The new year usually marks a time for new goals and resolutions. Many resolutions tend to involve health such as exercise more, eating healthier or maybe quitting smoking. It is great to have an idea of your long term goals for the year, but what small steps can you take to get there? We have asked our Family Food dietitians for their advice on setting goals and meeting resolutions this year.

Make SMART goals for the New Year:

1. Specific. It is better to make specific goals versus general goals. An example of a general goal might be: “I want to eat healthier this year” or “I want to get in better shape.”
2. Measurable. Making measurable goals ensures you have specific criteria established for achieving the goal. Include a quantitative measurement when possible.
3. Attainable. The goal should challenge you a little without making you feel overwhelmed or being too difficult to achieve.
4. Realistic. Make goals realistic by setting an objective that you are capable of doing and willing to work towards!
5. Timely.  Provide a time frame to achieve the goal. Instead of “this year” or “someday” set a specific date such as by May 31st. This can also help you stay on track 🙂
SMART goal example: My goal is to join the gym this weekend and go three days a week to work out.

Stephanie Biggs, RD, LDN, CLC

I like to identify the overall long term goal, then develop short term goals to support it. For example, losing 20 lbs by the summer might be the overall goal and the short term goal to support it would be, exercising twice a week for 20 minutes over the next month. Starting off small and breaking these goals down into smaller “bites” can help to make things more manageable and realistic. Also, don’t get down on yourself if you don’t meet your goals. Just be sure to get back on track when possible. Remember that the journey is the reward.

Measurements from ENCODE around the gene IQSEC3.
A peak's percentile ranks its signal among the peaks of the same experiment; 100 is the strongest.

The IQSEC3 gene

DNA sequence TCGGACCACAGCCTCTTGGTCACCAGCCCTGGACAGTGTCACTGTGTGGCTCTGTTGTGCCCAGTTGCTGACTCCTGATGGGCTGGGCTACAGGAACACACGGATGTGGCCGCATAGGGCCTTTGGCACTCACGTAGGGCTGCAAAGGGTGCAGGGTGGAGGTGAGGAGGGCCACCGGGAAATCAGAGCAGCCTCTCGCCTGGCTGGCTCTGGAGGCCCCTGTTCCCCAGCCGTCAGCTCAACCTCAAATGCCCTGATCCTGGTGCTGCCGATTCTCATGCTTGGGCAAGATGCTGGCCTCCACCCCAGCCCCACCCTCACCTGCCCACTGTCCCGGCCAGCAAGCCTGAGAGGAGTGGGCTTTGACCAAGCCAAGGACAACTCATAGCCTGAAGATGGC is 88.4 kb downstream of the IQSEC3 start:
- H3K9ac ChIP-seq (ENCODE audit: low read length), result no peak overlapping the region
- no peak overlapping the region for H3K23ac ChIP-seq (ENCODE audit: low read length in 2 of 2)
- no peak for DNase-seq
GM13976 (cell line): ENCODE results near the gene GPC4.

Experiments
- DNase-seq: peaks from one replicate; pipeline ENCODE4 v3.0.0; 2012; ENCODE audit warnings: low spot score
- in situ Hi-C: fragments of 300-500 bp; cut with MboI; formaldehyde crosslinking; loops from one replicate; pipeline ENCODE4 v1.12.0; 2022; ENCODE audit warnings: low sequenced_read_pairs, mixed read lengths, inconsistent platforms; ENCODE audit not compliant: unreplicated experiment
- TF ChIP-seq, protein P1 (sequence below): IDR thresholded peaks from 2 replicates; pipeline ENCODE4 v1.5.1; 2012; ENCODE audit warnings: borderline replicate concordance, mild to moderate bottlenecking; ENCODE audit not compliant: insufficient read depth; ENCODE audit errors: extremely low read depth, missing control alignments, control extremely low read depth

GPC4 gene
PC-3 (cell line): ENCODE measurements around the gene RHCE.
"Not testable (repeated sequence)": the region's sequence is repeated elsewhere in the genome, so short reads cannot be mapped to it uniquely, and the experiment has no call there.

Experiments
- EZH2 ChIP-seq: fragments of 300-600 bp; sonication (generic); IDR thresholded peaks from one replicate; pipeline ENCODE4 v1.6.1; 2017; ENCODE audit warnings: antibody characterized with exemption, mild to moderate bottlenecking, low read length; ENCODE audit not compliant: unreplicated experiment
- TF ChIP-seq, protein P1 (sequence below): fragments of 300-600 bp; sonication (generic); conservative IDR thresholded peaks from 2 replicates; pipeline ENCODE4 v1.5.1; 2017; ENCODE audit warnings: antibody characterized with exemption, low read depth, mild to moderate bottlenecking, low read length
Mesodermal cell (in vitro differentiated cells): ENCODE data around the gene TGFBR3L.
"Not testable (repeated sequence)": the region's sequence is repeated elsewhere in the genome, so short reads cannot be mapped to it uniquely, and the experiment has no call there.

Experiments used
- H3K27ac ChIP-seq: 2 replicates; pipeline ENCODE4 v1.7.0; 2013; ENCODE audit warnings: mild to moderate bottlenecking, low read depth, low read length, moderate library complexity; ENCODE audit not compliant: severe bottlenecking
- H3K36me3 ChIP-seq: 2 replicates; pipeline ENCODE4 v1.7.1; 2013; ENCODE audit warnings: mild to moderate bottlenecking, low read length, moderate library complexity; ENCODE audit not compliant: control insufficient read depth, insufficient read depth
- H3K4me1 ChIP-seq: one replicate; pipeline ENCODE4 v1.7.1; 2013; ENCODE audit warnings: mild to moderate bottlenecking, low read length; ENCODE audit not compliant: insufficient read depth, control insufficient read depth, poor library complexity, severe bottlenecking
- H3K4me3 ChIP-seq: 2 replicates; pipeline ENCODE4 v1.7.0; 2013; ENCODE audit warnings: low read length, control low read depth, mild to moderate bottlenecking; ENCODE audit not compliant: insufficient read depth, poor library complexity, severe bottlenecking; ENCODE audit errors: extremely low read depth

Anthony Tassoni, RD, LDN

I also love the SMART goals approach and use that often with clients. I also like to mention to clients that lifestyle changes are not “all or nothing” things. Many people feel that if they do not go to the gym or do some other program for an hour every day, that it is not worth doing and therefore they never start. I talk to these clients about “exercise snacks” – and how fitting in 10 minutes here, 10 minutes later and then 10 minutes later still, adds up to 30 minutes at the end of the day and that still counts toward your goal.(It is also perhaps 30 minutes more than you did yesterday.) And as for nutrition goals, some clients feel that if they have gone off track at breakfast, then the whole day is off track. I always remind them that the beautiful thing about food is that we eat several times a day so that if breakfast goes off-track, we get to make a different choice and get back on track next time we eat.